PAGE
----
How not to alienate yourself and others
Volumes have been written on the psychology of influence, relationships, human interactions, social intelligence or how to make others like you or how to persuade others to do what you want them to do and the likes. It’s beyond the capacity of this article to discuss everything so I would keep it short to few tips that readily come to my mind.
It would undoubtedly put a person in a defensive position and would make him justify for his own deeds or actions; it breeds resentments in some people and nullifies the purpose of what criticism was intended for in the first place i.e. correcting the unwanted behavior.
On the contrary, constructive criticism or positive feedback can be helpful and efficiently carried out when you don’t want to see the repeat of a particular behavior from the same person; in this case, you don’t judge a person’s character or stereotype him with a specific negative trait, you rather judge his action e.g. instead of saying you are always lazy and late, explain, clarify and communicate the consequences his particular action brought. Majority of the time people wouldn’t even criticize their own behavior or actions, even the worst criminal would justify his own wrong deeds in a court of law or in front of a jury. In other words, distinguish a person from his deeds.
“A great man shows his greatness by the way he treats little men” – Charlyle.
Do not admonish, condemn or judge others too harshly for we may make similar mistakes under similar circumstances. It’s much easier to say unkind or negative things about others and much more difficult to treat people with kindness or reward their appropriate behavior sincerely. Someone aptly said that even our Creator has postponed the judgment day until we die and return to him so let’s not rush into judging or labeling others unfairly in case you be judged harshly in the hereafter.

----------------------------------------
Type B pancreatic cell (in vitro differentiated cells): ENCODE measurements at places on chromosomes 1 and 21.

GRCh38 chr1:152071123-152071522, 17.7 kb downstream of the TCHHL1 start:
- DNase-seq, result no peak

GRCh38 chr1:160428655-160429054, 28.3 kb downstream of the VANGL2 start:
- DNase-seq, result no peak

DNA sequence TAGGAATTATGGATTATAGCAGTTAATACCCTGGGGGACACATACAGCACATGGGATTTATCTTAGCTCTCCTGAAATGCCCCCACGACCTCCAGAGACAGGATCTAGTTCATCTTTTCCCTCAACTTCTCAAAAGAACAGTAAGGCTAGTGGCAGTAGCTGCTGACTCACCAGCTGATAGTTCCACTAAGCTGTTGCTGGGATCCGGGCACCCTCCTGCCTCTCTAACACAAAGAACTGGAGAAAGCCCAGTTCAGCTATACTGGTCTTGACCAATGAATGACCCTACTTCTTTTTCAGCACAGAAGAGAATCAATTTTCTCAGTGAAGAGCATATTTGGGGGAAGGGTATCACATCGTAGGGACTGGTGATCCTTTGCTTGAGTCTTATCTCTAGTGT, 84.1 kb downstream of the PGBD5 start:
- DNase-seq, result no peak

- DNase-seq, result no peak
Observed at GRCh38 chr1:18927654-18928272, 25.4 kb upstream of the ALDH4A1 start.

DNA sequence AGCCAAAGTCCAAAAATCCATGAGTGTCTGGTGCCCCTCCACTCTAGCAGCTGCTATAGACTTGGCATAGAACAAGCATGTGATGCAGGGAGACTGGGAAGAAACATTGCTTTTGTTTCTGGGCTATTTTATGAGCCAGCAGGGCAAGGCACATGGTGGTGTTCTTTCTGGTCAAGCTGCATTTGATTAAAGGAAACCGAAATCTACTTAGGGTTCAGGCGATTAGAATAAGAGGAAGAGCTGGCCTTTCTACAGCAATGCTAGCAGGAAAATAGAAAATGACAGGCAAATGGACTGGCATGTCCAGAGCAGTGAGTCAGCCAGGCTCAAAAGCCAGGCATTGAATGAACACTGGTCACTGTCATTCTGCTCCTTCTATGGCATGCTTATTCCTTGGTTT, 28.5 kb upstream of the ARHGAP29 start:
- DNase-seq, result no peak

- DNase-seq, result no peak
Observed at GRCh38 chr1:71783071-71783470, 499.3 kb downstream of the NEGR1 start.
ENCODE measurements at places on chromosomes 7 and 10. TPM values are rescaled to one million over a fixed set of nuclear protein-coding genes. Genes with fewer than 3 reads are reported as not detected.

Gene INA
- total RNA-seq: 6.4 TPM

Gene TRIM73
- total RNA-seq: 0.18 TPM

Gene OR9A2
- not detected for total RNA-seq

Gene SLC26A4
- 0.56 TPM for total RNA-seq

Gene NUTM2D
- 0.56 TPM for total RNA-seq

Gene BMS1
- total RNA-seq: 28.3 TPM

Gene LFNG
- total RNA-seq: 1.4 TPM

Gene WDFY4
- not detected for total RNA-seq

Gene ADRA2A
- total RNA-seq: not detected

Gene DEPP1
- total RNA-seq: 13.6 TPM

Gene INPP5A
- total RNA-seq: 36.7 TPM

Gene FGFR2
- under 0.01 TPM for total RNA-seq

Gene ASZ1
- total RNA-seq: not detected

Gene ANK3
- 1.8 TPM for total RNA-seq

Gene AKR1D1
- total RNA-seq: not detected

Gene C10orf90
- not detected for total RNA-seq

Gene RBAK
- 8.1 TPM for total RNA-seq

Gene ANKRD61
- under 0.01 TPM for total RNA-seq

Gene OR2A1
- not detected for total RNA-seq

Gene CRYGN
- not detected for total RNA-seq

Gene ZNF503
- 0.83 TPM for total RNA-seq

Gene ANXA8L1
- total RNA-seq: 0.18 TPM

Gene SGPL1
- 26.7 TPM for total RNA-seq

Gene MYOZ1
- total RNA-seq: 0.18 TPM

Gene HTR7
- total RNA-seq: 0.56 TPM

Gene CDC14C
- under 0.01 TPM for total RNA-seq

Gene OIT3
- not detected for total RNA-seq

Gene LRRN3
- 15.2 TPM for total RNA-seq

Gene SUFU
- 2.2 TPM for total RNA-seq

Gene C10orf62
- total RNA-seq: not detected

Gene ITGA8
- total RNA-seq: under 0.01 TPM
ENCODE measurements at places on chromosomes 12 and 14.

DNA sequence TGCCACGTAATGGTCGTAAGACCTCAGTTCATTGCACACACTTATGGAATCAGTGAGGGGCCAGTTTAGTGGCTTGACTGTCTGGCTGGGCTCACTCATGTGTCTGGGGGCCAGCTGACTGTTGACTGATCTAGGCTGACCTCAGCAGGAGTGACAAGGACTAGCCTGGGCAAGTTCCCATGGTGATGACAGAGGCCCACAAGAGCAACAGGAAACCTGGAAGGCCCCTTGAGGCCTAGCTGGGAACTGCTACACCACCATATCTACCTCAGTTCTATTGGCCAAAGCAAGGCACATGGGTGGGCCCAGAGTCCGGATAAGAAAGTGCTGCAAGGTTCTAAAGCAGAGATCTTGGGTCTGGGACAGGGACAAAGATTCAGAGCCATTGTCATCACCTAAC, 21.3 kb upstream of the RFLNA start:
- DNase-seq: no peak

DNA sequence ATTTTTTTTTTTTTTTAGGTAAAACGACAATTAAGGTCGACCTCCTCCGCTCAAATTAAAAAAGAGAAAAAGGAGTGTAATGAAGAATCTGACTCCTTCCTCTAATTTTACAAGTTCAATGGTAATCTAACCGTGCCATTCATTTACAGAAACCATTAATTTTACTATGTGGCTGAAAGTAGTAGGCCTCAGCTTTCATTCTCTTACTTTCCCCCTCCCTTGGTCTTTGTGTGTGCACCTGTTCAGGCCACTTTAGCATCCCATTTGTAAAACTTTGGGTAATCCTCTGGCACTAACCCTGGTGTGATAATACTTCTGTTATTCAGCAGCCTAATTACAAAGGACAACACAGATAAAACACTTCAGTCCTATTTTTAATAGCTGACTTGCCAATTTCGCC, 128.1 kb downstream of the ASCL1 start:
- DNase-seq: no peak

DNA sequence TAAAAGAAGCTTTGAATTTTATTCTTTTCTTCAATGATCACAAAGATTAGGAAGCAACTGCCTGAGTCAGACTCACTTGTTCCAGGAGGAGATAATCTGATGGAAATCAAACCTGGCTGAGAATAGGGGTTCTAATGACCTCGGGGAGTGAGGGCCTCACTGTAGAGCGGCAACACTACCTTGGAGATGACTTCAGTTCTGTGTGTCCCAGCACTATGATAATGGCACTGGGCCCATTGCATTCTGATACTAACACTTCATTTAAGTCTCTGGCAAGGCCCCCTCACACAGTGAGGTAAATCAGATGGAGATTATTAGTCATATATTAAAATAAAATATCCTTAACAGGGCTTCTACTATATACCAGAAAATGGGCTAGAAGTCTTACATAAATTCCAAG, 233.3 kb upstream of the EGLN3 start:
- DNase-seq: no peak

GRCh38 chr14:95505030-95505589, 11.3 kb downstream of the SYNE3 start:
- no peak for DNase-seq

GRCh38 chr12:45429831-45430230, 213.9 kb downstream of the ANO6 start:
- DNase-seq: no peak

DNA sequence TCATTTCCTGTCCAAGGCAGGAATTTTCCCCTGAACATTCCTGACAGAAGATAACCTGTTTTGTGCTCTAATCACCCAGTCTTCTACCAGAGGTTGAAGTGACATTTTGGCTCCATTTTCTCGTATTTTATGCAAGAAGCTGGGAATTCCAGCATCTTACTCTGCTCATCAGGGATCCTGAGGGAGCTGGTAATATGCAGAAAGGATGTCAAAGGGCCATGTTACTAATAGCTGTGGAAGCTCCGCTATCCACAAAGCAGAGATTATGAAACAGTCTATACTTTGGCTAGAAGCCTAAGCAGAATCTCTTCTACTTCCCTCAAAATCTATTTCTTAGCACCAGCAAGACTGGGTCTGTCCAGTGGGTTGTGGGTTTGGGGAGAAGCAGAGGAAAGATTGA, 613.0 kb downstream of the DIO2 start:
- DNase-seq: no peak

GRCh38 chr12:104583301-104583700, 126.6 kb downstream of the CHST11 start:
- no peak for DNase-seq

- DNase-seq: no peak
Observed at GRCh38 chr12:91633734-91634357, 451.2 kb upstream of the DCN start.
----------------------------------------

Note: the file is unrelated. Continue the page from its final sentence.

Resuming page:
You will hardly find any person who doesn’t like a sincere compliment. Sincere appreciation and encouragement motivate people and make them work harder and more creatively.
“An animal rewarded for good behavior will learn much more rapidly and retain what it learns far more effectively than an animal punished for bad behavior” – B. F. Skinner.
Understand other’s perspective
Most of the misunderstandings that occur between individuals are a direct result of not looking at the same issue at hand from other’s point of view. We all are unique in the sense that we all have had different family or cultural background, diverse set of experiences and educations for which we may not always see things the way our partner, colleague or friends would want us to see.
Best practice would be to listen intently and empathically to become genuinely interested in others instead of interpreting them quickly in our minds or keeping our head busy preparing a reply to whatever they just said. Listening is a skill that can be relearned with practice. A patient doesn’t have much confidence in a doctor who doesn’t listen to the whole history of an ailment before diagnosing and prescribing. In the west a majority of the lawsuits against doctors result from not listening to their patients.
“If there is only one secret of success, it lies in the ability to get the other person’s point of view and see things from that person’s angle as well as from your own” – Henry Ford.
Keep the promises you make to others. It starts with making and keeping small promises to ourselves. A person with integrity and character is universally trusted. Refrain from making promises you will never be able to keep.
Character is the foundation of everything. Honesty, sincerity, assuming best of others, maturity, thinking optimistically about others are all part of a good character. Our character is constantly communicating and radiating about who we truly are and it does this by the way we live our life, the way we treat others – particularly our subordinates – our actual conduct based on conscience, values, ethics and morality.